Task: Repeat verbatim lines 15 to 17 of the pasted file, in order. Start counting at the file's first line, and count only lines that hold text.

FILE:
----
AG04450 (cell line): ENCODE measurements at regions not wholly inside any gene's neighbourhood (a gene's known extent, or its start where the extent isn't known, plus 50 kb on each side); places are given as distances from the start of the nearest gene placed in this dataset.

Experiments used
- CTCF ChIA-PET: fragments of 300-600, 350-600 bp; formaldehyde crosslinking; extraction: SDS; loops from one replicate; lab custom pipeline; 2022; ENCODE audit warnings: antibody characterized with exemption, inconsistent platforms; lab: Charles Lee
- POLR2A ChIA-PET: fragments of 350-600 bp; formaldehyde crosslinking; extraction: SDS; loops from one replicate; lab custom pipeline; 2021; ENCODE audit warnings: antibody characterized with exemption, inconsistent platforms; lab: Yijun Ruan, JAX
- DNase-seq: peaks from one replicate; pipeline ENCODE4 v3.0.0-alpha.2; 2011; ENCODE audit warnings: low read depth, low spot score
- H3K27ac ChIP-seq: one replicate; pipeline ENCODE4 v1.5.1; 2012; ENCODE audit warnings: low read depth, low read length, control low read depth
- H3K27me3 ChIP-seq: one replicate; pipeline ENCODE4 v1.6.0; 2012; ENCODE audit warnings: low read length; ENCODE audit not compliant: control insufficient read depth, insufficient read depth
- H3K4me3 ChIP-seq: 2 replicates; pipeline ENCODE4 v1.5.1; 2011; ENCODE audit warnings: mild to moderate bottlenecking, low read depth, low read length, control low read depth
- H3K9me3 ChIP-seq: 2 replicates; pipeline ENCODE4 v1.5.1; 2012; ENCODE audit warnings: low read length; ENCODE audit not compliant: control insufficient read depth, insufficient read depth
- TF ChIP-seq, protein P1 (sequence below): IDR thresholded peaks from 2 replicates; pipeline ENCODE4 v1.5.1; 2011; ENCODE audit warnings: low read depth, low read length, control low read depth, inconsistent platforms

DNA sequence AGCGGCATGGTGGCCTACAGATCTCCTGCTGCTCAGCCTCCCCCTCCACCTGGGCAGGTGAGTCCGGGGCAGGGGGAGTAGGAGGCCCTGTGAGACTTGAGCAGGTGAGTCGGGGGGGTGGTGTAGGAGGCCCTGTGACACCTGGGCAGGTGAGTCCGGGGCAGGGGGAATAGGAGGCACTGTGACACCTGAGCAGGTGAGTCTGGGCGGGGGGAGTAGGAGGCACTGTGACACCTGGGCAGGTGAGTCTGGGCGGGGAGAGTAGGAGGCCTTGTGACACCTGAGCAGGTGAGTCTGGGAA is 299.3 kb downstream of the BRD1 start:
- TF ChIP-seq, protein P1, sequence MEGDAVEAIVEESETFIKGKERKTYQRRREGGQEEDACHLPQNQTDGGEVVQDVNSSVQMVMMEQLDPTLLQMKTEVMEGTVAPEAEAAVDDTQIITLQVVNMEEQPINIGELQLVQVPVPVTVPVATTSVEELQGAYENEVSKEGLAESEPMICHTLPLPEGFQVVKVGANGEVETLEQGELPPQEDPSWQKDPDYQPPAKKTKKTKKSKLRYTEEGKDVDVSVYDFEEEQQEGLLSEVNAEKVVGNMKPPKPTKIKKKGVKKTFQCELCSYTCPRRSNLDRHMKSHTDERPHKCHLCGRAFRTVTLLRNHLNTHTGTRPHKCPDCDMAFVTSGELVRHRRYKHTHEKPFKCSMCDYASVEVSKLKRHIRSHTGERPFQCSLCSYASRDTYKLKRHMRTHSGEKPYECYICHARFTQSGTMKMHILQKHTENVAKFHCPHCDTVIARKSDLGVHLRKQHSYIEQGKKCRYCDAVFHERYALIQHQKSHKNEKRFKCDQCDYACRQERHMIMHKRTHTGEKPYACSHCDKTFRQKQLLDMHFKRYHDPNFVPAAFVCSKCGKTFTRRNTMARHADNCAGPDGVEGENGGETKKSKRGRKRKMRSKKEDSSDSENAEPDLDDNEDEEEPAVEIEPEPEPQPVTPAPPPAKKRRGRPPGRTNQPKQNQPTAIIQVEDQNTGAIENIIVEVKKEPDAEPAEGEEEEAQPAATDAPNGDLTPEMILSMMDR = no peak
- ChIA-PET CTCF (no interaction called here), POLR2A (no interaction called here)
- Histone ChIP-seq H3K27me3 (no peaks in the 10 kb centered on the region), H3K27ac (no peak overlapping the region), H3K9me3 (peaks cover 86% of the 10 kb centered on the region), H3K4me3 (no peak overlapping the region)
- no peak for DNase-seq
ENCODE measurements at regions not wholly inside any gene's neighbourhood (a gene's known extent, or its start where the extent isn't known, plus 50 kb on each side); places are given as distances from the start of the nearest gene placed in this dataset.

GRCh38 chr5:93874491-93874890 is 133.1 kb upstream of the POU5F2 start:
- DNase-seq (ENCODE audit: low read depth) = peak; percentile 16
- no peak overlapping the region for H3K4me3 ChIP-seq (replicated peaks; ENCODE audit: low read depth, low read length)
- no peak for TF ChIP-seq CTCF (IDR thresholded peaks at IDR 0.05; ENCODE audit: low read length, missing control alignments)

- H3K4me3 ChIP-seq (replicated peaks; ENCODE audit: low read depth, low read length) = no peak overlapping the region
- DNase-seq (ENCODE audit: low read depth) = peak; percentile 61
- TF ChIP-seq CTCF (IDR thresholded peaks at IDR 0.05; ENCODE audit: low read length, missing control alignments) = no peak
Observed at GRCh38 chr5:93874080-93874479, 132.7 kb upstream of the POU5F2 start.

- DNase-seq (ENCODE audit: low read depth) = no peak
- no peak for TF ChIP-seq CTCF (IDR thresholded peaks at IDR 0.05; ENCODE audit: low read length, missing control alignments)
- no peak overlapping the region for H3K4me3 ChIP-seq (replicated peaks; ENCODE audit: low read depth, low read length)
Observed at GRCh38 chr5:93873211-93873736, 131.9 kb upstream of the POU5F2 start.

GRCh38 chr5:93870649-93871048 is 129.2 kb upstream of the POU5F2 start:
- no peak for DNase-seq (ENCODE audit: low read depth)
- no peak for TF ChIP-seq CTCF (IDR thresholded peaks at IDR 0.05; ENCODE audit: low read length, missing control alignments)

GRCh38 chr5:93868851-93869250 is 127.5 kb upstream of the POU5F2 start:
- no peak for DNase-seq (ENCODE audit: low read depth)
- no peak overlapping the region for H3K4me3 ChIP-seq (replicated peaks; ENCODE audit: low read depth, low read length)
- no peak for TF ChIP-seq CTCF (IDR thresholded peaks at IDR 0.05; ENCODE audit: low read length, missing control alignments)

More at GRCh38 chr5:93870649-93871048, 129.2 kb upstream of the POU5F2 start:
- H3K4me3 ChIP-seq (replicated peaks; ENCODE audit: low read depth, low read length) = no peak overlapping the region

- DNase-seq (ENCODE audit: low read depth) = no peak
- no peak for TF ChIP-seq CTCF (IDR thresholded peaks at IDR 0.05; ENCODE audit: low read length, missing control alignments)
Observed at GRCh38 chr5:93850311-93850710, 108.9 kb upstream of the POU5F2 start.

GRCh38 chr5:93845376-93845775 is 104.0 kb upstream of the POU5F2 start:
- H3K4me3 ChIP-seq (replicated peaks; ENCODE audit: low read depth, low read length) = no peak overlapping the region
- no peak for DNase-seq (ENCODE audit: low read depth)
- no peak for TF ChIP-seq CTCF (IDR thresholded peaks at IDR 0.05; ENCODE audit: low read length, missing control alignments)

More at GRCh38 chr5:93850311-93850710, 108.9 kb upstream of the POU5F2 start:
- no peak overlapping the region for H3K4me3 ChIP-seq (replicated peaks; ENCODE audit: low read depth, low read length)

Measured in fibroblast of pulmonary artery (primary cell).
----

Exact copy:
- no peak for DNase-seq
ENCODE measurements at regions not wholly inside any gene's neighbourhood (a gene's known extent, or its start where the extent isn't known, plus 50 kb on each side); places are given as distances from the start of the nearest gene placed in this dataset.

GRCh38 chr5:93874491-93874890 is 133.1 kb upstream of the POU5F2 start: